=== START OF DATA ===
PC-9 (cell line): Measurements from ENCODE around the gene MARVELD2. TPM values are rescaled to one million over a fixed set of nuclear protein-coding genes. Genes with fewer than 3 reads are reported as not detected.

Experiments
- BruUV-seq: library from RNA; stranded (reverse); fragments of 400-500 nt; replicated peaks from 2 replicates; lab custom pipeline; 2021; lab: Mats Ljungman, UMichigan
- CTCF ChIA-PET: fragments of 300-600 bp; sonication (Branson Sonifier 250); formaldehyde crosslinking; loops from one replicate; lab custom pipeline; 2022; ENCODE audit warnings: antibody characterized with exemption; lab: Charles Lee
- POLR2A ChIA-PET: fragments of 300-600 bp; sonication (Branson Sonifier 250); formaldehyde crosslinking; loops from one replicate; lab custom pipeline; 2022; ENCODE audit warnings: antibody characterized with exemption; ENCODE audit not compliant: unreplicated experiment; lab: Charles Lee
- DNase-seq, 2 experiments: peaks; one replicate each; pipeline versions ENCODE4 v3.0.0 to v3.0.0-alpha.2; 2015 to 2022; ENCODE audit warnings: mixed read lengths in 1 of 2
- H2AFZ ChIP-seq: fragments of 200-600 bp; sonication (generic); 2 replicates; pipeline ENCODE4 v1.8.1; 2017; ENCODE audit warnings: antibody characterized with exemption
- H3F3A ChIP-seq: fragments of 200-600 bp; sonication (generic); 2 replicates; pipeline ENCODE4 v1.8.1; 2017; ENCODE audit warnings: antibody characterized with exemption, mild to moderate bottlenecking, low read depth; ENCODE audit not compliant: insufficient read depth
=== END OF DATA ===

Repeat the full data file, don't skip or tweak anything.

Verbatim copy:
PC-9 (cell line): Measurements from ENCODE around the gene MARVELD2. TPM values are rescaled to one million over a fixed set of nuclear protein-coding genes. Genes with fewer than 3 reads are reported as not detected.

Experiments
- BruUV-seq: library from RNA; stranded (reverse); fragments of 400-500 nt; replicated peaks from 2 replicates; lab custom pipeline; 2021; lab: Mats Ljungman, UMichigan
- CTCF ChIA-PET: fragments of 300-600 bp; sonication (Branson Sonifier 250); formaldehyde crosslinking; loops from one replicate; lab custom pipeline; 2022; ENCODE audit warnings: antibody characterized with exemption; lab: Charles Lee
- POLR2A ChIA-PET: fragments of 300-600 bp; sonication (Branson Sonifier 250); formaldehyde crosslinking; loops from one replicate; lab custom pipeline; 2022; ENCODE audit warnings: antibody characterized with exemption; ENCODE audit not compliant: unreplicated experiment; lab: Charles Lee
- DNase-seq, 2 experiments: peaks; one replicate each; pipeline versions ENCODE4 v3.0.0 to v3.0.0-alpha.2; 2015 to 2022; ENCODE audit warnings: mixed read lengths in 1 of 2
- H2AFZ ChIP-seq: fragments of 200-600 bp; sonication (generic); 2 replicates; pipeline ENCODE4 v1.8.1; 2017; ENCODE audit warnings: antibody characterized with exemption
- H3F3A ChIP-seq: fragments of 200-600 bp; sonication (generic); 2 replicates; pipeline ENCODE4 v1.8.1; 2017; ENCODE audit warnings: antibody characterized with exemption, mild to moderate bottlenecking, low read depth; ENCODE audit not compliant: insufficient read depth